The value of the certificate is estimated at 10-15 euros, but varies depending on the additional measures adopted by the farmer from year to year, in the process of conservative agriculture. Compared to other European countries, Romania’s potential to make a conservative agriculture is higher due to its high quality soil and good climate in our country.


Benefits of the conservative agriculture


The inspiration for this initiative comes from the US, where the link between conservative agriculture and active trade in carbon certificates from local farms works great. The big advantage of such certificates is their direct traceability and, therefore, their great credibility from a trading perspective. The calculation method and algorithms behind CommodiCarbon are based on internationally recognized research, IPCC (UN Climate Panel) guidelines and models developed by leading European universities.

Carbon certificates can be considered as a crop surplus, which is capitalized at the end of the production season and, as in the case of regular crops, the benefits begin to appear as the plants grow. In addition to the incomes from the sale of carbon certificates, other gains are obtained, by significantly reducing production costs, because the methods of conservative agriculture reduce the costs of fuel, labor and maintenance of machinery, up to 50%. At the same time, the retention of plant debris at the soil surface increases the amount of beneficial nutrients and water stored in the soil. A major advantage considering this year’s drought, a disaster for Romania’s agriculture, which led to a 14.5% decrease in cereal harvest compared to the previous year (data from the European Commission).


The farmers behind the initiative


Commoditrader farmer and investor Kim Kjær Knudsen has been part of the Commoditrader team in recent years and was the first farmer to actively support the company’s development and, moreover, invested in a large farm in Romania, JD Agro Cocora. He believes that the project helps pave the way for a sustainable future for agriculture.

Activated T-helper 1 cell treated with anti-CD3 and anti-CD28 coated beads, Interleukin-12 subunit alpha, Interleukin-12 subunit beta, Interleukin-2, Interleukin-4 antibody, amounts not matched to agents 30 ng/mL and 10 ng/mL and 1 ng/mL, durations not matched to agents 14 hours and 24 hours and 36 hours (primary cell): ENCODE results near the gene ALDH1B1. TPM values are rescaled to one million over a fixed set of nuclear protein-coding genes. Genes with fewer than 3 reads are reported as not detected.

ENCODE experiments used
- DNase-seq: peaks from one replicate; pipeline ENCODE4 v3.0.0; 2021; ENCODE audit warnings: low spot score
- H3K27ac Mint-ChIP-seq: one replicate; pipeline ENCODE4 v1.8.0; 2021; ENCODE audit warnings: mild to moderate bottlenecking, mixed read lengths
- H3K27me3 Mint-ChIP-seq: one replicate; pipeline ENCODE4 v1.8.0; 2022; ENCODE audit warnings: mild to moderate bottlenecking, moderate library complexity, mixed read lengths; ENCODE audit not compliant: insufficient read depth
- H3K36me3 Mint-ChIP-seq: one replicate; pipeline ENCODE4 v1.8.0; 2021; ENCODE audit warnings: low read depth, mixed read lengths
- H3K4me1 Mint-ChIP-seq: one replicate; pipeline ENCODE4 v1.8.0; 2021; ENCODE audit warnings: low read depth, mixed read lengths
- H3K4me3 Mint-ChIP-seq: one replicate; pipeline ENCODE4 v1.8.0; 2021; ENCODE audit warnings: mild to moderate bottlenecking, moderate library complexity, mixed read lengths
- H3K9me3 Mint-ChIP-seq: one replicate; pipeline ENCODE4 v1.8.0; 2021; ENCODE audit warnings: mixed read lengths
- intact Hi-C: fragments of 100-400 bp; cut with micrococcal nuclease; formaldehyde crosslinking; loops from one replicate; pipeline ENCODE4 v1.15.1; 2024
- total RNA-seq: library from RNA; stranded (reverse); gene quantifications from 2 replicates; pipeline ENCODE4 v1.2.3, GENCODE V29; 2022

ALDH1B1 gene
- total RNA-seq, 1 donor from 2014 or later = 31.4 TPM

“In my opinion, we must no longer be ‘only’ food producers for a growing global population, but we must also be a key player in tackling climate challenges. CommodiCarbon is a big step in this direction and, as farmers, we support it! ”Says Kim Kjær Knudsen.


Partnership with the Romanian Corn Producers Association


Commoditrader has entered into a strategic partnership with the Romanian Corn Producers Association for the CommodiCarbon project, to provide farmers with the necessary support and assistance in the transition to conservative agriculture, advising them on the adoption of new agricultural practices.

“We are confident that, in collaboration with Commoditrader, we will be able to provide additional benefits to our members, providing them with a business model better suited to their needs, but also aligned with the requirements of society,” said Cristina Cionga, APPR Director of European Affairs . “The CAP could play a major role in rewarding sustainable agricultural practices, including C-farming.”